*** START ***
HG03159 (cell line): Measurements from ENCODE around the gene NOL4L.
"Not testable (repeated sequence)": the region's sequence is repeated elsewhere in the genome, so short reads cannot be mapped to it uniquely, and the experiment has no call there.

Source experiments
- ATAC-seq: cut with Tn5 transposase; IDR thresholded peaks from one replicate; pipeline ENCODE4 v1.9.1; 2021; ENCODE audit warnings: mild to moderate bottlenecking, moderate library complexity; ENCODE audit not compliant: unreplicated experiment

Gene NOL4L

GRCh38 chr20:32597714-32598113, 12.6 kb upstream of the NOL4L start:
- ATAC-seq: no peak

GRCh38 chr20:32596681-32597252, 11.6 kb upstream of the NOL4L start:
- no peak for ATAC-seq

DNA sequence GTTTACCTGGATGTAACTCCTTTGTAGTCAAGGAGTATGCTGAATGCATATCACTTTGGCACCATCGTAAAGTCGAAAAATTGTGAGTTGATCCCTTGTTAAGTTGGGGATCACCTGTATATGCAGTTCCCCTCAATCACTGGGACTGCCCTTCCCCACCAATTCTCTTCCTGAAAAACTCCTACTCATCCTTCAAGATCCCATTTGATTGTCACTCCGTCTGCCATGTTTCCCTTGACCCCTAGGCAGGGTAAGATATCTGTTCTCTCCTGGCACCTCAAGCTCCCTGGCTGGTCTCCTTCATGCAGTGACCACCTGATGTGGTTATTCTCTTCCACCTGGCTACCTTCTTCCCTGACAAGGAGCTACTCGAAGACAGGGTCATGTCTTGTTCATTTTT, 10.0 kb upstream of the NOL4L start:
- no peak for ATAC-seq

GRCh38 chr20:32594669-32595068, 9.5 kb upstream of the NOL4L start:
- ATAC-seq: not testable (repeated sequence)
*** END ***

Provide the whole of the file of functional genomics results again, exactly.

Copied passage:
HG03159 (cell line): Measurements from ENCODE around the gene NOL4L.
"Not testable (repeated sequence)": the region's sequence is repeated elsewhere in the genome, so short reads cannot be mapped to it uniquely, and the experiment has no call there.

Source experiments
- ATAC-seq: cut with Tn5 transposase; IDR thresholded peaks from one replicate; pipeline ENCODE4 v1.9.1; 2021; ENCODE audit warnings: mild to moderate bottlenecking, moderate library complexity; ENCODE audit not compliant: unreplicated experiment

Gene NOL4L

GRCh38 chr20:32597714-32598113, 12.6 kb upstream of the NOL4L start:
- ATAC-seq: no peak

GRCh38 chr20:32596681-32597252, 11.6 kb upstream of the NOL4L start:
- no peak for ATAC-seq

DNA sequence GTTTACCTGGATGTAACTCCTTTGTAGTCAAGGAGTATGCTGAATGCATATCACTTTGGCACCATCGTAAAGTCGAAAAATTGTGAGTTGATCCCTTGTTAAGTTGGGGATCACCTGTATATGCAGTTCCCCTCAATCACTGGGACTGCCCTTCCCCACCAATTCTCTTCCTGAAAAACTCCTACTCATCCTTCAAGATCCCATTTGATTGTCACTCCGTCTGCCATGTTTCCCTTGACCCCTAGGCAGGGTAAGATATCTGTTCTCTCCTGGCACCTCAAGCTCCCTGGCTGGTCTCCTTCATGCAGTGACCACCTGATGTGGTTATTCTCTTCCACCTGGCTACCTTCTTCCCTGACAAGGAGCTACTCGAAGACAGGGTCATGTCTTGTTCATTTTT, 10.0 kb upstream of the NOL4L start:
- no peak for ATAC-seq

GRCh38 chr20:32594669-32595068, 9.5 kb upstream of the NOL4L start:
- ATAC-seq: not testable (repeated sequence)